Mr Roberts must pay the court costs estimated at £600,000
A man who bought a series of ancient titles has won the right to a half share of any ship wreck that washes up on part of Pembrokeshire's coast.
Mark Roberts bought the Lordships of Trevine and the City and Suburbs of St David at auction in 2000.
A High Court judge ruled a right that went with the titles was not extinct as some had thought and he was entitled to wreck that fell within his manor.
However, he will have to pay the estimated £600,000 the case has cost.
The judge trawled through history, back to before the Norman conquest, in arriving at his ruling.
Mr Justice Lewison said that Mr Roberts was entitled to a "moiety" - half of all wrecks that are cast onto the foreshore of stretches of the Pembrokeshire coastline that fall within his manors.
Mr Roberts had asked the judge to grant him a wider order, entitling him to "rights of wreck" over almost 30 miles of coast, stretching from Newgale, right round the peninsula of St David's Head and on past Strumble Head to the port of Fishguard itself.
Relying on pre-1066 "Welsh customary law" - and tracing his title back to the ancient Bishops of St Davids and a charter of King Henry 1 in 1115 - he also sought exclusive fishing rights along the foreshore, rights of treasure trove, sporting rights and even ownership of stray animals.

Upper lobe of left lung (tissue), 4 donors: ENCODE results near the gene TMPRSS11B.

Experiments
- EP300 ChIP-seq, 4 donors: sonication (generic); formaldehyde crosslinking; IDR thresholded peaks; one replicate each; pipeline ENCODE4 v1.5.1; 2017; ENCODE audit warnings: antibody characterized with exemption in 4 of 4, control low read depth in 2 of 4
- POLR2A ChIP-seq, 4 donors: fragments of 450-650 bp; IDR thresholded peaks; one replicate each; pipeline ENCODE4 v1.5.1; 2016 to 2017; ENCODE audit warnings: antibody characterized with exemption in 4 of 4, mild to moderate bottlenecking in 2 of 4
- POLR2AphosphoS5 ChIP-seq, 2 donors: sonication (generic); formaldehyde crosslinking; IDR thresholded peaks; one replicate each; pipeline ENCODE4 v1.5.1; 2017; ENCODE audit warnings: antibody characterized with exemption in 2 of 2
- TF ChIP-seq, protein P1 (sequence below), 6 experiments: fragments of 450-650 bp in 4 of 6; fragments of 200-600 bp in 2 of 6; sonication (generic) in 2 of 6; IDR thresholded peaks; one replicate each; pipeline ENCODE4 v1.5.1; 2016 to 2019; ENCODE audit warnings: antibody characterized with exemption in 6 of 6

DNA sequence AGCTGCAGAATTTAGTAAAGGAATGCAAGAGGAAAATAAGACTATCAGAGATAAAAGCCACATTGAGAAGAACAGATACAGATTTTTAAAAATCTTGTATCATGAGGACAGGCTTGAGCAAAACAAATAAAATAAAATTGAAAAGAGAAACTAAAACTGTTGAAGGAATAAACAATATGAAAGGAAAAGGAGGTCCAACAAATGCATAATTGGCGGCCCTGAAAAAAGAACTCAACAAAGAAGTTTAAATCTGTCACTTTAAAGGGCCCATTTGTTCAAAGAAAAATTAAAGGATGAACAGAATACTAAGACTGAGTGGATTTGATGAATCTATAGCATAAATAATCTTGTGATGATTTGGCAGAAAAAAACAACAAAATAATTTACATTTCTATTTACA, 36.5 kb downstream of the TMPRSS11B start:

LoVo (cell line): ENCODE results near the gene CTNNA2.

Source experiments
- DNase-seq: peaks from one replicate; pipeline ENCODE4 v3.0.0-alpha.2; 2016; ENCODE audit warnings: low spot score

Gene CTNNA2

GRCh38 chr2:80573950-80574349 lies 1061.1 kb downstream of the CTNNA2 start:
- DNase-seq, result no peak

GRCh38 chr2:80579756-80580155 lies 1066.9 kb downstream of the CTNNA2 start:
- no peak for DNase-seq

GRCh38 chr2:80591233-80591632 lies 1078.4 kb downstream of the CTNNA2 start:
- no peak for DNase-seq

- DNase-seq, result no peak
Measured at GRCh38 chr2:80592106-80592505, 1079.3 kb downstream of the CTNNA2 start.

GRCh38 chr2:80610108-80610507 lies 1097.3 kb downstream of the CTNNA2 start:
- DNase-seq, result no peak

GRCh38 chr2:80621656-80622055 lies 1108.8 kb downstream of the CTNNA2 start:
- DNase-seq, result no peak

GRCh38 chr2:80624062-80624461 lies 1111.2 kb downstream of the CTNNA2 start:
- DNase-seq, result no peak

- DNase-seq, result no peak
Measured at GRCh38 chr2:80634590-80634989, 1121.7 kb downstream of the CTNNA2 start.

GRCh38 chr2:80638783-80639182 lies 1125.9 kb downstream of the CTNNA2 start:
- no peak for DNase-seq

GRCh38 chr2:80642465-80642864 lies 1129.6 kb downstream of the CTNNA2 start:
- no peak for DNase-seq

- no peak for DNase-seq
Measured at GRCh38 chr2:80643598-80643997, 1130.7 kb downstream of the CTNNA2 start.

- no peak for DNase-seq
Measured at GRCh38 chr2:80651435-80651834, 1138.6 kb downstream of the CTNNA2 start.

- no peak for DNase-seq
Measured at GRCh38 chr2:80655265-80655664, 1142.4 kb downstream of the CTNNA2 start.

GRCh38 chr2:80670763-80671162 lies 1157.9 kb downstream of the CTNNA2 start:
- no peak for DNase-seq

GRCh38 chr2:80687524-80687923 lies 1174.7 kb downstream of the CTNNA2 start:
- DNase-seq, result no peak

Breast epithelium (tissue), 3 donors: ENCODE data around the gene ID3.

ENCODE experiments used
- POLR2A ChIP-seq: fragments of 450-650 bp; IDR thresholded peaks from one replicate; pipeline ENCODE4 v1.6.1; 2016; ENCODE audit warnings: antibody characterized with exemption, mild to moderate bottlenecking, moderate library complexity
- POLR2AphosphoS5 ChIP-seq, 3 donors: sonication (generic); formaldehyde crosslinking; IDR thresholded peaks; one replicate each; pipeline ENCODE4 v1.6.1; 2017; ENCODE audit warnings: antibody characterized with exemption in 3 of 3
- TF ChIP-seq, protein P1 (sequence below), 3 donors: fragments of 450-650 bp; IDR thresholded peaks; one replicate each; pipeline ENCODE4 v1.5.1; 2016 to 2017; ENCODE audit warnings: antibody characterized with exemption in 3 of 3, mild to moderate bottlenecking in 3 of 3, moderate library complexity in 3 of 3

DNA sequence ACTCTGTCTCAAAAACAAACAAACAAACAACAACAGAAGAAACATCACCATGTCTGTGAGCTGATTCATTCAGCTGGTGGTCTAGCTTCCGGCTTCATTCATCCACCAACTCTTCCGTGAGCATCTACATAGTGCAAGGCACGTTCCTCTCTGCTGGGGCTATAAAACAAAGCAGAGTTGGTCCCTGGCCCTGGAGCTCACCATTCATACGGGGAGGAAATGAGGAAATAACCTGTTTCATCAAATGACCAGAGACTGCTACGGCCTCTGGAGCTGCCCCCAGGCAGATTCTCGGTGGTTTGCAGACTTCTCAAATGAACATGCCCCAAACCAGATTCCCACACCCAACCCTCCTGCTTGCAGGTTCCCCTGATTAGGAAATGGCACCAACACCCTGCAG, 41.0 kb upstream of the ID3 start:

His lawyers argued that all of these, and other ancient rights, had not been extinguished and were the rightful possessions of Mr Roberts, who also holds the title of Lord Marcher of St Davids.
Mr Justice Lewison rejected Mr Roberts' wider arguments, concluding that the foreshore had never belonged to the Bishops of St Davids and all but one of the rights he claimed were not "exercisable over the foreshore".
Rights of treasure trove, in particular, were exclusively the Crown's.
However, despite the passage of almost 900 years since the Royal charter of 1115, the judge said nothing had removed the entitlement of the successors of the Bishops of St Davids "to the exercise of the right to a moiety of wreck".
He concluded: "Mr Roberts is entitled to that right in his capacity as Lord of the Manor of Trevine and as Lord of the Manor of the City and Suburbs of St Davids in so far as wreck is found on the foreshore adjoining those manors."
Having lost many of the arguments in court, Mr Roberts was ordered to pay the legal costs of the four-day case.
The judge was told that Mr Roberts' legal team had run up bills of almost £100,000 and the Crown Estate commissioners put their costs at £570,000 - although that figure is expected to be contested by Mr Roberts.
The judge ordered Mr Roberts to pay £150,000 interim costs before 15 September.
The final figure he must pay will be assessed at a later date.
In opening his judgement, Mr Justice Lewison said his researches into the case had gone back at least half a century before 1189, the year in which King Henry II died and which "is generally regarded as the beginning of legal memory."
Mr Roberts declined to comment after the hearing.